UW Today

This is an archived article.

April 12, 2007

History professor named UW Tacoma’s first Haley Professor

Michael Honey, professor of history and UW Tacoma founding faculty member, has been named the first recipient of the University’s new Fred T. and Dorothy G. Haley Endowed Professorship in the Humanities.

Funded by a generous endowment from the late Fred and Dorothy Haley and their family, the Haley Professorship was established to attract and retain high-quality humanities professors. Honey, who will assume the professorship in September, hopes the new position will enable him to continue to make the study of humanities a priority at UW Tacoma.

“The purpose of the Haley Professorship is to shine a light on humanities and make sure it is a strong part of the curriculum,” he said. “The professorship adds to our ability to highlight this field of study as a major part of our mission.”

The Haley Professorship is named for Fred and Dorothy Haley. Fred Haley, former president and CEO of Brown & Haley, played a key role in the establishment of UW Tacoma and advocated for a four-year university with a strong foundation in the humanities.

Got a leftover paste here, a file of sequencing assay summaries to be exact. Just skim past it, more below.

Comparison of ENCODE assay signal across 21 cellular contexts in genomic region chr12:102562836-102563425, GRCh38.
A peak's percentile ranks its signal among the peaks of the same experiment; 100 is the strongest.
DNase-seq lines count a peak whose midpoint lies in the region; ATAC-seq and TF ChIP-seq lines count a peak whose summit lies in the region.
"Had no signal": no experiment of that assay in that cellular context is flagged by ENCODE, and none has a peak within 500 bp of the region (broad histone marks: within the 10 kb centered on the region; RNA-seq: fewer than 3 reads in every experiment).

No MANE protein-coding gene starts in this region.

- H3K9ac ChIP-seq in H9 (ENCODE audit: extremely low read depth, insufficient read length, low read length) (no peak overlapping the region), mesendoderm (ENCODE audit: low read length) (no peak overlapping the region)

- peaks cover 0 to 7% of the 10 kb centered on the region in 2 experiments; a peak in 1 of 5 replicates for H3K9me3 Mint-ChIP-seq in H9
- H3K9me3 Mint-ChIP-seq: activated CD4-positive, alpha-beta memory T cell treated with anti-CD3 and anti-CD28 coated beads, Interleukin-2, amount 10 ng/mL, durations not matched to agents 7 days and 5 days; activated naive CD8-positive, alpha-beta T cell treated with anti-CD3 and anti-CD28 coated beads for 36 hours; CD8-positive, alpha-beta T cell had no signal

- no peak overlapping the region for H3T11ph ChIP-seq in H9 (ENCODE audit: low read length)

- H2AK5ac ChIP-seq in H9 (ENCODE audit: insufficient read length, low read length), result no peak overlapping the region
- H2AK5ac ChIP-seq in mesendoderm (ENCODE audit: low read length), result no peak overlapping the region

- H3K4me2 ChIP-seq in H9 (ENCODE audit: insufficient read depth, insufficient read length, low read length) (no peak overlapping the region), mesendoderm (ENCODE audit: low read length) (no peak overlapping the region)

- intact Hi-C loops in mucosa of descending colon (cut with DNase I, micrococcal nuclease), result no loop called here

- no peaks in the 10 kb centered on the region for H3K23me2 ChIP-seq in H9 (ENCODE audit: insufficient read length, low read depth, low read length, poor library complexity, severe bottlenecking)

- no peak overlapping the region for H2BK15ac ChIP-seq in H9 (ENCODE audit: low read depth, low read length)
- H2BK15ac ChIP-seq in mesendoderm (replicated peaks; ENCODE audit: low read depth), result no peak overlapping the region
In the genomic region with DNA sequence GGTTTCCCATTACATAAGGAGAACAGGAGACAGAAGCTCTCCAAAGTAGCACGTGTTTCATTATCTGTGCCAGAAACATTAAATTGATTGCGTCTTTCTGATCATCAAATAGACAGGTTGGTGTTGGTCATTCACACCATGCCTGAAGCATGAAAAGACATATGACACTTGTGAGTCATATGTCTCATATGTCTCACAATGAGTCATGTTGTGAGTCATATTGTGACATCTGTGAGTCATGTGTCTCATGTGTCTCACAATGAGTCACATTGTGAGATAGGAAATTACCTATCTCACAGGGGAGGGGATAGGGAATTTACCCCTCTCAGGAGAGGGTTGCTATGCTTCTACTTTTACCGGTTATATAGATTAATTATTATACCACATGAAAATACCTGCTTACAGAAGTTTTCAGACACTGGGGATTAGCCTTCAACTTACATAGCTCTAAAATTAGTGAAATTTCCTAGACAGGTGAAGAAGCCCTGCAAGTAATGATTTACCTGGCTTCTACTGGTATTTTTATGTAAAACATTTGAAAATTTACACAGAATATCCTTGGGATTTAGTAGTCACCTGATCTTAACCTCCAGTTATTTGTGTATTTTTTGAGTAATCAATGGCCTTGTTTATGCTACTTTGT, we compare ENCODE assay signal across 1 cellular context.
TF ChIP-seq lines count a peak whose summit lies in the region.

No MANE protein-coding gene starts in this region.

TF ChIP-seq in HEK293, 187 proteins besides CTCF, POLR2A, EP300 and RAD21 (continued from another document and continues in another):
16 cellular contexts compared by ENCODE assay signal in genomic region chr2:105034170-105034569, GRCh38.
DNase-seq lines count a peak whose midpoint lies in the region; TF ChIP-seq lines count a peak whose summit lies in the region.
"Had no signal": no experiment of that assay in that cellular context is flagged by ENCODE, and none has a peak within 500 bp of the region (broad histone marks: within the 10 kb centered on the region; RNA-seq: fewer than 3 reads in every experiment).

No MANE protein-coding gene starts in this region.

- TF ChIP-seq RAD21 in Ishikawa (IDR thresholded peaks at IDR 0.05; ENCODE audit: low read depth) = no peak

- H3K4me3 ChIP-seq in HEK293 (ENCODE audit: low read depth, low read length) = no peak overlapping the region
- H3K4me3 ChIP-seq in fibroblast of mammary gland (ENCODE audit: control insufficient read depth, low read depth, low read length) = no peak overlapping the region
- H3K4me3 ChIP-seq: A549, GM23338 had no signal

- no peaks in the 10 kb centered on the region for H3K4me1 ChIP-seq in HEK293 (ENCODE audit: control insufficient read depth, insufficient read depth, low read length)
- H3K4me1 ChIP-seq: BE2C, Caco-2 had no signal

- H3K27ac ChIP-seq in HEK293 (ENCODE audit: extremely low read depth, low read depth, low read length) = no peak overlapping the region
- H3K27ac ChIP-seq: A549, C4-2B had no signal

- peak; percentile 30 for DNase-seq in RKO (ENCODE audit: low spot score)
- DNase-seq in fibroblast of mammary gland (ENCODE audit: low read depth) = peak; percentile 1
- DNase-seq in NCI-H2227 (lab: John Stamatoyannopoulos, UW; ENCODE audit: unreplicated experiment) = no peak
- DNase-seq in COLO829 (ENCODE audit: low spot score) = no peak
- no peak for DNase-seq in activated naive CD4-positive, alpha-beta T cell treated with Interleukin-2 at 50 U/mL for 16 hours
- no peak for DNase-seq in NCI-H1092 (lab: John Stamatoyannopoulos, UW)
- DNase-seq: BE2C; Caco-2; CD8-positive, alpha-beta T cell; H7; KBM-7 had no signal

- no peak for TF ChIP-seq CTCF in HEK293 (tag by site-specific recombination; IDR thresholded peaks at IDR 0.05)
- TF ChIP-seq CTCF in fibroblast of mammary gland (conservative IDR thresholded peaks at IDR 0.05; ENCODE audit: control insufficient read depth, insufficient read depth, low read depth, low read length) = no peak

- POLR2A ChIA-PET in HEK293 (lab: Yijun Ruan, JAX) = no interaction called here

Known locally as a champion of civil rights and civil liberties, Haley participated in the 1963 March on Washington and served on the state’s Board Against Discrimination. Dorothy Haley, an active member of the NAACP who supported her husband’s leadership on social issues, passed away in 2003. Fred Haley passed away in 2005. The couple had four children.

Honey, a nationally-recognized expert on labor history, civil rights and Dr. Martin Luther King Jr., became friends with Haley shortly after the Tacoma campus was established. Honey is an especially fitting choice for the first Haley Professorship, UW Tacoma Chancellor Patricia Spakes said.

“Fred Haley envisioned our campus as a place where scholarship and study of the humanities could blossom in downtown Tacoma,” Spakes said. “Dr. Honey is a living example of Fred Haley’s vision, and his commitment to scholarship, community service and teaching is truly extraordinary.”

Honey has taught labor and ethnic studies and American history in UW Tacoma’s Interdisciplinary Arts and Sciences program since 1990.

Honey is still developing plans for the professorship, which he will hold for six years. A prolific writer, he is currently planning a number of books related to labor and civil rights history. He also hopes to bring lecturers on issues of war, peace and nonviolence to UW Tacoma.

“I’m very appreciative of this recognition, especially since there are many deserving faculty members on this campus,” he said.

UW Tacoma will honor Honey at a lecture and reception Thursday, April 26 at 6 p.m. in the Longshoremen’s Hall, 1710 Market Street.

Honey will discuss his acclaimed new book, Going Down Jericho Road: The Memphis Strike, Martin Luther King’s Campaign. Honey’s lecture is presented as part of the UW Alumni Association’s Washington Weekend April 26-29. For more information about Honey’s lecture or Washington Weekend events in Tacoma, visit www.tacoma.washington.edu/alumni/uwtaa